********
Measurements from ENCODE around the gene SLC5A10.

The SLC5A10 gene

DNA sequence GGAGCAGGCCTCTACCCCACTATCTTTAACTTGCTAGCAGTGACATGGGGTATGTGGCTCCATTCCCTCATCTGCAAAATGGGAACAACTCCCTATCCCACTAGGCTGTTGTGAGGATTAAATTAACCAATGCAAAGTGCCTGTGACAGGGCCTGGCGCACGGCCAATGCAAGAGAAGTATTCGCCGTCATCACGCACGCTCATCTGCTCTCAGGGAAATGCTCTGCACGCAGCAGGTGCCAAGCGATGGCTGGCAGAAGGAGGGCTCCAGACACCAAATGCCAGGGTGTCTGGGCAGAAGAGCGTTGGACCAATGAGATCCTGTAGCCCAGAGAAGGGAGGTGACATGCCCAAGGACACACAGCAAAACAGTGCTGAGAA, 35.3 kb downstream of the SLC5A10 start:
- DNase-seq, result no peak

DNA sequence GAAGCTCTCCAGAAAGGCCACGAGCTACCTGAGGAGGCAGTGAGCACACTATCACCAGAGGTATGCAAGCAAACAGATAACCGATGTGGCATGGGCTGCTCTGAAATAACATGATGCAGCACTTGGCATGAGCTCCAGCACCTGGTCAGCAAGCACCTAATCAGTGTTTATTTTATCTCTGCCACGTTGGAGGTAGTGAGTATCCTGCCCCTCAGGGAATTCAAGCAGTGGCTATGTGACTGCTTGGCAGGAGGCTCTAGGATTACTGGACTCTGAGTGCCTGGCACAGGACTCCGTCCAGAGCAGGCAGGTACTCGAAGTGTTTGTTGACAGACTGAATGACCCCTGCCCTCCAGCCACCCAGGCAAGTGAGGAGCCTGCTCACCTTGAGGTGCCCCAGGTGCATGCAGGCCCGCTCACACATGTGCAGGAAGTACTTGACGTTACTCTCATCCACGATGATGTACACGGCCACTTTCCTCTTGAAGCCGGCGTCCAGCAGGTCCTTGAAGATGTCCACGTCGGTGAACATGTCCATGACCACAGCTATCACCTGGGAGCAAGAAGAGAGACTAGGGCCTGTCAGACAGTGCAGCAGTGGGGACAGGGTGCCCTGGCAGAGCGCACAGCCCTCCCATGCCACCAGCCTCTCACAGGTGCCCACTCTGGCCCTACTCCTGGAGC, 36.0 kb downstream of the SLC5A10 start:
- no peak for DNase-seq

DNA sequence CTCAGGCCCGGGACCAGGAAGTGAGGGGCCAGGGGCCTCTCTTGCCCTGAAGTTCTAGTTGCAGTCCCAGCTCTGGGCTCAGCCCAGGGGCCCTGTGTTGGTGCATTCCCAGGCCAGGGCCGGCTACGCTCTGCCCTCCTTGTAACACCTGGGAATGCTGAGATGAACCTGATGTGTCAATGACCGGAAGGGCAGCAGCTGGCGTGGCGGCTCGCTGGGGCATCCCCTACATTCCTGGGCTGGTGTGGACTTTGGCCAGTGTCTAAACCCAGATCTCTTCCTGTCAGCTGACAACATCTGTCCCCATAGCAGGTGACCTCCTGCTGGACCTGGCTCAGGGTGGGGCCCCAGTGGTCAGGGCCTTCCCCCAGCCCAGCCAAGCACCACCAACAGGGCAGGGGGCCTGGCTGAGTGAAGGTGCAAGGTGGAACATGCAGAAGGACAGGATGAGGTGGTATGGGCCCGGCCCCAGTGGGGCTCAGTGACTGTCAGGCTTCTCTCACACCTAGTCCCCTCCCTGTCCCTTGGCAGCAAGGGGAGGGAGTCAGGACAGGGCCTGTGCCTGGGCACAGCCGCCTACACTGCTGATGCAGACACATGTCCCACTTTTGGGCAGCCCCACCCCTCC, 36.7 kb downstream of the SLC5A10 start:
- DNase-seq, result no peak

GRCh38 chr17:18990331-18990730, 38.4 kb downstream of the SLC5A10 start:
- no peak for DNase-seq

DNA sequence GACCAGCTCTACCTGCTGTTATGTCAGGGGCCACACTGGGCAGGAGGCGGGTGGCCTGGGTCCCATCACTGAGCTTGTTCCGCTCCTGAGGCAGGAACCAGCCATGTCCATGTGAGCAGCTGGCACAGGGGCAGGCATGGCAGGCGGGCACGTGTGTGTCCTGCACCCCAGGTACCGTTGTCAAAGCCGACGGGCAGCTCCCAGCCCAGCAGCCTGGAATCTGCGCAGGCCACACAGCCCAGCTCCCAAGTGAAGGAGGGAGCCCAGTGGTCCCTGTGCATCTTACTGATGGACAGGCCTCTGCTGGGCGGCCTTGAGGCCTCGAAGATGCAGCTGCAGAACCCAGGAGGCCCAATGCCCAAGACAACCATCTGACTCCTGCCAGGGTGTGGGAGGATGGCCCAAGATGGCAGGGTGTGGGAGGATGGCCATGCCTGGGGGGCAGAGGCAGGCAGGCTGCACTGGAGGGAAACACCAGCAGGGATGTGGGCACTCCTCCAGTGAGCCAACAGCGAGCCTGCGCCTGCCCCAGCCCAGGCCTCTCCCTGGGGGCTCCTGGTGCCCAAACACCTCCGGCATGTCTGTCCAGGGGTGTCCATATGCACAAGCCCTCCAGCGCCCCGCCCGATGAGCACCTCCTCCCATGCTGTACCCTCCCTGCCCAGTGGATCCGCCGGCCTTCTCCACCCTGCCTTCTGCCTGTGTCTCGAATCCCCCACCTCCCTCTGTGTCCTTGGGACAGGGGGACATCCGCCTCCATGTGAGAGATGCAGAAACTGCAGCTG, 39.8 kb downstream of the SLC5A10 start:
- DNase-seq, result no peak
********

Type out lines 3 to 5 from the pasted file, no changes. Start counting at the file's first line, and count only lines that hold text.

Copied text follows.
DNA sequence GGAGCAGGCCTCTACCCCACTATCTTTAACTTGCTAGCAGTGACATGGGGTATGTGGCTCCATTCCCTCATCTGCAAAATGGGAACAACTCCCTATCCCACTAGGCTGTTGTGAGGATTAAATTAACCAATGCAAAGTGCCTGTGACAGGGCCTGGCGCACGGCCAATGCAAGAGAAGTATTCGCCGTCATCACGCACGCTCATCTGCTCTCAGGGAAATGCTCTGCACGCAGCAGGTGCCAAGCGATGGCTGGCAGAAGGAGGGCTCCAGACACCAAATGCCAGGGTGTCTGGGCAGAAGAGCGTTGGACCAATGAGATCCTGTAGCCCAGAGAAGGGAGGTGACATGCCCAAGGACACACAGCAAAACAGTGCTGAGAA, 35.3 kb downstream of the SLC5A10 start:
- DNase-seq, result no peak

DNA sequence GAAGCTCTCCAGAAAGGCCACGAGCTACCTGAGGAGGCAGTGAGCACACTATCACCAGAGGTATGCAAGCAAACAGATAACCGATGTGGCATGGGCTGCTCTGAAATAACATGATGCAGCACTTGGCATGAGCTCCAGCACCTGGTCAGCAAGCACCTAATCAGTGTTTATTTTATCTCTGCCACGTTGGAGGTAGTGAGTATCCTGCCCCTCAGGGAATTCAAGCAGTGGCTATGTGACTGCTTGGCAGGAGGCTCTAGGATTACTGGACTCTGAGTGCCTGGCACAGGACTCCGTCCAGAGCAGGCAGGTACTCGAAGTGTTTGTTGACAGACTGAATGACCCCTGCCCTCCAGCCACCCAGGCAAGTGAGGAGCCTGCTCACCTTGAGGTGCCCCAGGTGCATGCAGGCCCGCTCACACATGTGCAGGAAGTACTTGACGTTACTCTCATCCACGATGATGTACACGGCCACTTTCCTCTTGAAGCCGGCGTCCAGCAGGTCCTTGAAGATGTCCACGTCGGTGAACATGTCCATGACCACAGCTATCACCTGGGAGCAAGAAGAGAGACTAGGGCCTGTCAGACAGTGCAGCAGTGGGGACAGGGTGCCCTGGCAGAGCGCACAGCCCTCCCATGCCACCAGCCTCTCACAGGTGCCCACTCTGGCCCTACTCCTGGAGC, 36.0 kb downstream of the SLC5A10 start: